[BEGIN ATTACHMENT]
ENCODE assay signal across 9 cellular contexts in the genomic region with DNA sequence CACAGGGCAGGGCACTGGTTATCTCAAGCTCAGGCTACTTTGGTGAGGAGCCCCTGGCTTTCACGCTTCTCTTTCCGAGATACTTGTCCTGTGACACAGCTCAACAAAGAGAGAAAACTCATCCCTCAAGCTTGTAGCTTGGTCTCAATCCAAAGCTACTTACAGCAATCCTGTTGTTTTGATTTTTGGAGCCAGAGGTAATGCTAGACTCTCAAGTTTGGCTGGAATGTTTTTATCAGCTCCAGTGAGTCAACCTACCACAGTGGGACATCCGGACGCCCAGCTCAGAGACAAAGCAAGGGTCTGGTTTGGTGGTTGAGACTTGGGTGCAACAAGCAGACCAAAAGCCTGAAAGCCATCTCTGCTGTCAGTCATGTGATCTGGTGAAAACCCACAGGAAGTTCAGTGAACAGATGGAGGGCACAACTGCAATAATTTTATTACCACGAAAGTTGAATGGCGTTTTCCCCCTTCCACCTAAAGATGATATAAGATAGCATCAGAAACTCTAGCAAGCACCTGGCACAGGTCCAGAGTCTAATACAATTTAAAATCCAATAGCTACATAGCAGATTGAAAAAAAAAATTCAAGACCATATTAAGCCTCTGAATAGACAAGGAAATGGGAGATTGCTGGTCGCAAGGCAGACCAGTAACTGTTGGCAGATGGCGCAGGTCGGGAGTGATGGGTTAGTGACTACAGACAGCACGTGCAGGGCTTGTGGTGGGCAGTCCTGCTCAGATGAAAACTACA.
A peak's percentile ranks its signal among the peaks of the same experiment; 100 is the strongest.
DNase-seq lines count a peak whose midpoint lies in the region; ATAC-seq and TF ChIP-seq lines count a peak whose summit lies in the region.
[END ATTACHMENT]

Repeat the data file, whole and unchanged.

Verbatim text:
ENCODE assay signal across 9 cellular contexts in the genomic region with DNA sequence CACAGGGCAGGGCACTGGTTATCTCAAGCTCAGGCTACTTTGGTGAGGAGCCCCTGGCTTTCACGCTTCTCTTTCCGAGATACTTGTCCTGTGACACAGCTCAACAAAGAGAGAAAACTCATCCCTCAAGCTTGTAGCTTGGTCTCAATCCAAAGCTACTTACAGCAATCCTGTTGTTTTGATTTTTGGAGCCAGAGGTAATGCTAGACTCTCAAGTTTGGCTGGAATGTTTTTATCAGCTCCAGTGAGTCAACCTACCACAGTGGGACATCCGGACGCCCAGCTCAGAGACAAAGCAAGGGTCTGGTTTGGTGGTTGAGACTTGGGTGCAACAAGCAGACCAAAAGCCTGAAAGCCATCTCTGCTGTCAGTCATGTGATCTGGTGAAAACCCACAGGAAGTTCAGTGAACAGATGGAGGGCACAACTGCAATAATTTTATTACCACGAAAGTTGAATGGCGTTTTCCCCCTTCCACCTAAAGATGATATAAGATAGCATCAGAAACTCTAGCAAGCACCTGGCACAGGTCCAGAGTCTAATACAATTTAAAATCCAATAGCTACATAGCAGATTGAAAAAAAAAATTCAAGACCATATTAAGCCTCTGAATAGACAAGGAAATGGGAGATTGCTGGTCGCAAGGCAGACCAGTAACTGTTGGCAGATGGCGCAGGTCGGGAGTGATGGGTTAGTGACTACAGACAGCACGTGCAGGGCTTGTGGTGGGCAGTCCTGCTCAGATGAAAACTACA.
A peak's percentile ranks its signal among the peaks of the same experiment; 100 is the strongest.
DNase-seq lines count a peak whose midpoint lies in the region; ATAC-seq and TF ChIP-seq lines count a peak whose summit lies in the region.